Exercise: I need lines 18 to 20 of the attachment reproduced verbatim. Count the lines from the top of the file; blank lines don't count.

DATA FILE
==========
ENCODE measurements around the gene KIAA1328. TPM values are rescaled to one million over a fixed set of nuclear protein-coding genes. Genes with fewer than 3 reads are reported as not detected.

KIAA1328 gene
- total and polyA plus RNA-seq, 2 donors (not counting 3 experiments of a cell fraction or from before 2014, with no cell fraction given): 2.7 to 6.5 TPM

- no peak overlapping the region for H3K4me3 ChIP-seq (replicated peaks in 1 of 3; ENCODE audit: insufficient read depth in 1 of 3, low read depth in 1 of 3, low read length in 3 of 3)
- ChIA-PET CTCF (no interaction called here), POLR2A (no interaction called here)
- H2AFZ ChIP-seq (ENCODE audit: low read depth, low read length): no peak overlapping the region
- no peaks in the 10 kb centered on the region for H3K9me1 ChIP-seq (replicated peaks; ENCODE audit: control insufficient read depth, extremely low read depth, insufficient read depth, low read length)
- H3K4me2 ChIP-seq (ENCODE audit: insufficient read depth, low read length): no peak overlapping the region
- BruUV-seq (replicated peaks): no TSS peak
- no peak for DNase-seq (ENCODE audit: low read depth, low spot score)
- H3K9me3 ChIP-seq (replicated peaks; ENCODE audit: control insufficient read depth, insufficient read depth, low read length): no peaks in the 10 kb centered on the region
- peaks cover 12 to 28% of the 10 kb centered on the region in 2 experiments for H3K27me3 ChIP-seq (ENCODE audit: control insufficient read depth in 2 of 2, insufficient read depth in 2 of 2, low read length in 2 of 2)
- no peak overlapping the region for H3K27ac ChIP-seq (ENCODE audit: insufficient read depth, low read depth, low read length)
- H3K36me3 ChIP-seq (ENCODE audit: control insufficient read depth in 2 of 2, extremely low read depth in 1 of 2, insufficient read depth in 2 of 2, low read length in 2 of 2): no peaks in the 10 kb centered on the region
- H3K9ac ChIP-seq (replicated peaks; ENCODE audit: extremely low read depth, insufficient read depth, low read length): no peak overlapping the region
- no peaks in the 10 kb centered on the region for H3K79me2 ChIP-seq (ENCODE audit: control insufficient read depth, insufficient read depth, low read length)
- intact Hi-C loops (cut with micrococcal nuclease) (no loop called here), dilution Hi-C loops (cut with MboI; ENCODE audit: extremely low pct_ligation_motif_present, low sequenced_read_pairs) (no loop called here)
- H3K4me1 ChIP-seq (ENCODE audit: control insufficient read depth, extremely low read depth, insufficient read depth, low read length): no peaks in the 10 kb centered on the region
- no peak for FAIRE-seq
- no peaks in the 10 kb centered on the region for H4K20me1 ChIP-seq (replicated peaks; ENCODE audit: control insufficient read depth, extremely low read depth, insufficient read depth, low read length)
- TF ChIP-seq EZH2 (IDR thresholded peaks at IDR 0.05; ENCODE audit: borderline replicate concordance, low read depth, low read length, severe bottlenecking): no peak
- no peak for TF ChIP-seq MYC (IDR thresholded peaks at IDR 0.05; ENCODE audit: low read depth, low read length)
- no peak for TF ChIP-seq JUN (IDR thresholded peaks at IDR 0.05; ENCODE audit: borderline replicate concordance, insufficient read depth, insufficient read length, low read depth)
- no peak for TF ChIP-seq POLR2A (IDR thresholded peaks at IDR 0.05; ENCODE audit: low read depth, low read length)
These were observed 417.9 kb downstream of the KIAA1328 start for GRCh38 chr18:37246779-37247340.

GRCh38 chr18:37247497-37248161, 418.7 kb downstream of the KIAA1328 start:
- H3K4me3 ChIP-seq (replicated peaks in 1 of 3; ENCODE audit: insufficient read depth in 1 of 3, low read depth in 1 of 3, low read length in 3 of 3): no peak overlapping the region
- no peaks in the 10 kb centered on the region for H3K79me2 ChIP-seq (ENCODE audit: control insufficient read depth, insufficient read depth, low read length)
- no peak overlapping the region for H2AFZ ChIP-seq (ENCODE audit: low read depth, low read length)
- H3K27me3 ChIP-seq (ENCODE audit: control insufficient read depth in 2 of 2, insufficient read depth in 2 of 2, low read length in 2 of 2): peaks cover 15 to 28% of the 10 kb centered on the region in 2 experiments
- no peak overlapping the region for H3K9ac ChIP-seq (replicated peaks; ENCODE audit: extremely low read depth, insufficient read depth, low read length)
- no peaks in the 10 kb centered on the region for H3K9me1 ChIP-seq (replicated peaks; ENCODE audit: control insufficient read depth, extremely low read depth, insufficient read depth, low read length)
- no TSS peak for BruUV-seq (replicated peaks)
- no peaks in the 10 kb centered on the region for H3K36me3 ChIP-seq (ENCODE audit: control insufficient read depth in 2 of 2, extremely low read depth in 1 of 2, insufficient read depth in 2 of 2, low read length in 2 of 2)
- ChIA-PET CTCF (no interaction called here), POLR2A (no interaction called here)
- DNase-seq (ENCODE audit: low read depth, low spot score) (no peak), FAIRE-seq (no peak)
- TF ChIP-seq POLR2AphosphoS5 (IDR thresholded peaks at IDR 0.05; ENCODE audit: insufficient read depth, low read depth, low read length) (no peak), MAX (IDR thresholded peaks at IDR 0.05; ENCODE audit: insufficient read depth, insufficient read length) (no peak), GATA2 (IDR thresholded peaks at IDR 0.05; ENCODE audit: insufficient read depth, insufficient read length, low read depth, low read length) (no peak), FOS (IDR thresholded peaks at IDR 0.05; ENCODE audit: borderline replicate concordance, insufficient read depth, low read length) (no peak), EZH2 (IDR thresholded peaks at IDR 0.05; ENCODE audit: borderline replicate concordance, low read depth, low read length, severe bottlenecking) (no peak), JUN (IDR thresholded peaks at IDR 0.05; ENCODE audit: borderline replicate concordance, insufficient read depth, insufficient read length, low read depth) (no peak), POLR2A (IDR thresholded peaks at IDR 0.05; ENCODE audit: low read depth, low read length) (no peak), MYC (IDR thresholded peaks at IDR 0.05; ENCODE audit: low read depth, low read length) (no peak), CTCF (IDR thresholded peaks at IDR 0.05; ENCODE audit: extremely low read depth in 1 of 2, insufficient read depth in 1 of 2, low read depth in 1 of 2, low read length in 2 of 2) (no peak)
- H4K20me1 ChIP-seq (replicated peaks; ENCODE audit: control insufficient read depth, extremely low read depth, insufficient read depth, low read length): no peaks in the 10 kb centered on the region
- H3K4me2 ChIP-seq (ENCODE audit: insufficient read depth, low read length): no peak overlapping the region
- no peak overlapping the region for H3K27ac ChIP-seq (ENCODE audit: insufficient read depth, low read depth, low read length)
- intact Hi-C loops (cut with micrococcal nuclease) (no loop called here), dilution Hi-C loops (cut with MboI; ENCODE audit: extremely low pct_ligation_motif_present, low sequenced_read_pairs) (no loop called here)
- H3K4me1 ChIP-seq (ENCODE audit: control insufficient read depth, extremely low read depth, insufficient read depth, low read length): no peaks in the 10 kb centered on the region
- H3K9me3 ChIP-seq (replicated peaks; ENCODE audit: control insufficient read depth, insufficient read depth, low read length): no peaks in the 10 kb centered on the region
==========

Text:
- H3K4me1 ChIP-seq (ENCODE audit: control insufficient read depth, extremely low read depth, insufficient read depth, low read length): no peaks in the 10 kb centered on the region
- no peak for FAIRE-seq
- no peaks in the 10 kb centered on the region for H4K20me1 ChIP-seq (replicated peaks; ENCODE audit: control insufficient read depth, extremely low read depth, insufficient read depth, low read length)